P&Z administrator

Tiffany Olsen, Bingham County’s new head of planning and zoning, attended her first meeting of the Planning & Zoning Commission Wednesday night were she is shown chatting with commission Chairman Darren Leavitt.

BLACKFOOT – In a two-hour meeting Wednesday night, the Bingham County Planning and Zoning Committee met their new administrator, Tiffany Olsen.

The board approved four Conditional Use Permits, granted a variance to the road setback requirement, and voted to recommend that the county commissioners approve a four-acre subdivision.

Under unfinished business from the November meeting, Chairman Darren Leavitt again declined to act on a request from Shelley resident Cody Hawker’s request for a Conditional Use Permit for a private motorbike track on his property, instead instructing Hawker, Olsen, and Chase Hendricks, civil deputy from the county prosecutor’s office, to meet with the neighbor protesting the permit and resolve the problem between them.

Action on Hawker’s request was tabled at the November meeting because the zoning board was reluctant to grant the CUP, but at the same time deny him the use of the track on his property. It was the board’s consensus at the time that they might be setting a precedent that would end with a requirement that every property owner riding motocross bikes on their property had to apply for a CUP.

Leavitt said the track was a neighborhood issue rather than a zoning board issue. After asking Hawker whether a resolution had been reached and receiving a negative response, Leavitt said, “That’s very disappointing. We were very specific in the motion that that happen.”

At the end of the meeting, Hawker returned to say agreement had been reached that the track would be used only between the hours of 10 a.m., and dusk and only by his family members — two young sons; no riding would take place when the neighbors were outside enjoying their yard, dust would be controlled, and spark arresters put on the machines.

A neighbor had complained that dust and noise from the track interferes with their enjoyment of their home, including the fact his wife sleeps until 10 a.m.

Hawker said there had been a misconception about the track. He said it was not a racetrack, just a single track for riding small motor bikes and not wide enough for two machines side-by-side. He testified at the November meeting that the track was on the property when he purchased it before the five-acre lot subdivision named The Ridges was developed, and is a part of it.

Unless Hawker withdraws his application it will come before the board again at the March 11 meeting and the zoning board will have to either deny or grant the CUP.

Under new business, with no one testifying in opposition, Scott Briscoe was granted a CUP to transfer three division rights from an original parcel of land, with one right going to a recent land purchase at 576 Highway 39 and two going to his home place at 558 W 75 S.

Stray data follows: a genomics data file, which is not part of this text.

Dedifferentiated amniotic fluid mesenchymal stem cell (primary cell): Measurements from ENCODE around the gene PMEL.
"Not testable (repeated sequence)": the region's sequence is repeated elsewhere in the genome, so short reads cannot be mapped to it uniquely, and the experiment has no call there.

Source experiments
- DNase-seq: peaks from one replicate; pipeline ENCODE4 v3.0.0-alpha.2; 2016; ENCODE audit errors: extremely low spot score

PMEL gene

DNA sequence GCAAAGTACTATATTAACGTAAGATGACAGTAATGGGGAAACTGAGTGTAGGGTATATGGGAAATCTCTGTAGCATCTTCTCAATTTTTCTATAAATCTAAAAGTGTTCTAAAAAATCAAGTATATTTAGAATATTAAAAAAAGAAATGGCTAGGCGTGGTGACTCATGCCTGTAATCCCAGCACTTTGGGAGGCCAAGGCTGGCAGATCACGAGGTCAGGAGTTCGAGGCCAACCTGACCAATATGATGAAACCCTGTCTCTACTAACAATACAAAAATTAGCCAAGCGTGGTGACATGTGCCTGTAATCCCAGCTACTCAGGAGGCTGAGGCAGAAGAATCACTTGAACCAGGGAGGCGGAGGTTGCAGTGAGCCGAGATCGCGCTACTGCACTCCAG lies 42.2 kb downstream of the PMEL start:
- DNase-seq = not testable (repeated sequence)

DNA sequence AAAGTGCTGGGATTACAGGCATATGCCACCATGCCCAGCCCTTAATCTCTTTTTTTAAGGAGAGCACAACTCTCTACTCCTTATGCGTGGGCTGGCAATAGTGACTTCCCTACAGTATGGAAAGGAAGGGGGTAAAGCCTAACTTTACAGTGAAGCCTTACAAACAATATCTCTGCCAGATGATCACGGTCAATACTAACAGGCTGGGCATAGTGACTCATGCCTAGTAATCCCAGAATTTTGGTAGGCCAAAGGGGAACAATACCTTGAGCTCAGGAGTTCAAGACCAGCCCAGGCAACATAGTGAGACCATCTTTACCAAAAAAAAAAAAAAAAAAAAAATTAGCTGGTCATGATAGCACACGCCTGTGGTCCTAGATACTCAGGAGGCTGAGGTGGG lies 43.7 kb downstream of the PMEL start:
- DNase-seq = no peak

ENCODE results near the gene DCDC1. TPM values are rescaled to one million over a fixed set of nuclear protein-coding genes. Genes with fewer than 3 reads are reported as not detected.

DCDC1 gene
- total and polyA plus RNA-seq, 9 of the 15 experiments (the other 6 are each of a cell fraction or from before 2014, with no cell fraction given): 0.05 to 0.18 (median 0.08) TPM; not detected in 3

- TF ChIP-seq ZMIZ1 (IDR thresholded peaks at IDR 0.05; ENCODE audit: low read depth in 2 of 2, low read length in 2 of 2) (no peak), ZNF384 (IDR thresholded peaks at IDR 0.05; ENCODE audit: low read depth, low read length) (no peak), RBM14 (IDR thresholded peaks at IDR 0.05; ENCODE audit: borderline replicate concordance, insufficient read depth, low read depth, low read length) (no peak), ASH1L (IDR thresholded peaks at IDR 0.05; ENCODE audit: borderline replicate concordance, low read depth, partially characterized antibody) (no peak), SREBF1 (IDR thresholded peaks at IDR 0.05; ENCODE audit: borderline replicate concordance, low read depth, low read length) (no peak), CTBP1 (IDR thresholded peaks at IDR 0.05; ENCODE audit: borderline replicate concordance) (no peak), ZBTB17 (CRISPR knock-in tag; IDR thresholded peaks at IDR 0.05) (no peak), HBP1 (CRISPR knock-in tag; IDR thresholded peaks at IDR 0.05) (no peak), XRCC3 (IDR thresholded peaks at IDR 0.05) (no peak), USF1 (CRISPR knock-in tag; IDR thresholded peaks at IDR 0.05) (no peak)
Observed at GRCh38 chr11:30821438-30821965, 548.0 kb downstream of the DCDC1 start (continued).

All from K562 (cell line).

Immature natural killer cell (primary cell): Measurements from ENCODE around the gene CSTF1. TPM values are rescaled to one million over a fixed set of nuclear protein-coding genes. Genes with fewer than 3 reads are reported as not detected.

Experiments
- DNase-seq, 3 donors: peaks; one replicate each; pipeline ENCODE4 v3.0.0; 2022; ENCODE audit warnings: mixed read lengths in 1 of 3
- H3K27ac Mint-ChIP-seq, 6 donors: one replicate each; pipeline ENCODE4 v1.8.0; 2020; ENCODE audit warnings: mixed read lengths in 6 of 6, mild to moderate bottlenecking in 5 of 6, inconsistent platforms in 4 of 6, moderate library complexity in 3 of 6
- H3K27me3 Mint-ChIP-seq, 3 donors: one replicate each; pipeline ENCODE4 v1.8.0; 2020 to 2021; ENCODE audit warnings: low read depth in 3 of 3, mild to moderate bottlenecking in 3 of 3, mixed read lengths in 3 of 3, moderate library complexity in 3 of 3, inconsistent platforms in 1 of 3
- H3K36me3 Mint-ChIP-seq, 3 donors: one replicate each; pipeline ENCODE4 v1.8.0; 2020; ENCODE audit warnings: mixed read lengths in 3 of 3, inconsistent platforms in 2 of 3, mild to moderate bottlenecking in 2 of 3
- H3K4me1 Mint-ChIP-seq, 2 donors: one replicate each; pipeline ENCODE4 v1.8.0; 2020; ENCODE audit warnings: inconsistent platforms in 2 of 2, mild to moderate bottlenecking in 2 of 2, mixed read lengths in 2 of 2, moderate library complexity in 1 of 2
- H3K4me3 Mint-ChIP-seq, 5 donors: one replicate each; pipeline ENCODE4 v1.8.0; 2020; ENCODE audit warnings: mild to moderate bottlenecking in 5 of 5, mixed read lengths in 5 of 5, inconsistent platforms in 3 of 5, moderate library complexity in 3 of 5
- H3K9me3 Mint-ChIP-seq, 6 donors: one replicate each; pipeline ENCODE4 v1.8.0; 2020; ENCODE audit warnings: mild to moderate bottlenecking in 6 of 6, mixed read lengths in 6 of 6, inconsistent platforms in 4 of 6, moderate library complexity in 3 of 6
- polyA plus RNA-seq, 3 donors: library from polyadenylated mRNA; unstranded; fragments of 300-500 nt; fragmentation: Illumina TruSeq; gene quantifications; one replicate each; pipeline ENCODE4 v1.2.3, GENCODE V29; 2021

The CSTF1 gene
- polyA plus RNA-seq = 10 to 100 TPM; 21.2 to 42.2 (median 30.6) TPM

Leona Barnard was granted a CUP to transfer three division rights from her original parcel to an adjoining parcel of 8.36 acres to the south of her property in an Agriculture Zone at approximately 729 E., 800 N.

Four people protested a CUP for John Clark to transfer 48 division rights from 13 original parcels of land he owns in the Paradise Valley near the Blackfoot Reservoir to 80 acres of land in an Agriculture Zone at approximately 146 S., 800 W. Their fears are that the area is too small to accommodate 48 new houses, and that the increase in population might be detrimental to their enjoyment of the country life and devalue their properties. They also feared the effects on water quality from that many additional individual wells and septic systems.

Leavitt said Idaho Code and the county’s zoning ordinance allow a landowner to transfer four division rights from each parcel of property to another owned property, and the board can’t refuse them that right. He commented that the practice is a fairly new thing in the county, and the more people find out about it the more it will happen, but the time for neighbors to protest is if and when the land is developed.

With no one testifying in opposition, Jim Powell was granted a CUP to operate an automotive repair shop for cars and small trucks on property at his home place in a Residential/Agriculture Zone at approximately 861 W. 150 N., and Steve Saxton was granted a 10-foot variance from the county’s 50-foot setback requirement from Highway 39 to build storage units at 688 W. Highway 39.

The action that drew the most protest was a recommendation to the county commissioners to approve a four-lot subdivision for Linda Leavitt on 5.8 acres in a Residential Zone south of the Teeples-Bergeson Riverview Acres subdivision at approximately 21 S., 615 W.S.

People testifying against the application cited several concerns including access issues, water use, noise, a road too narrow and dangerous for more traffic, access easements, and mainly restrictive covenants that came with the purchase of the land that say, for one thing, that no more homes would be built there.

Leavitt said the land is zoned Residential, and that mean homes can be built there. He pointed out that, according to the county’s Comprehensive Plan, the owner could put 12 more houses on the property if she wished to.

Despite the testimony and a few letters submitted in opposition, the five members of the P&Z board present voted unanimously to recommend that the county commissioners approve the application while also giving consideration to the restrictive covenants. A public hearing on the recommendation is scheduled before them at 11 a.m. on March 16.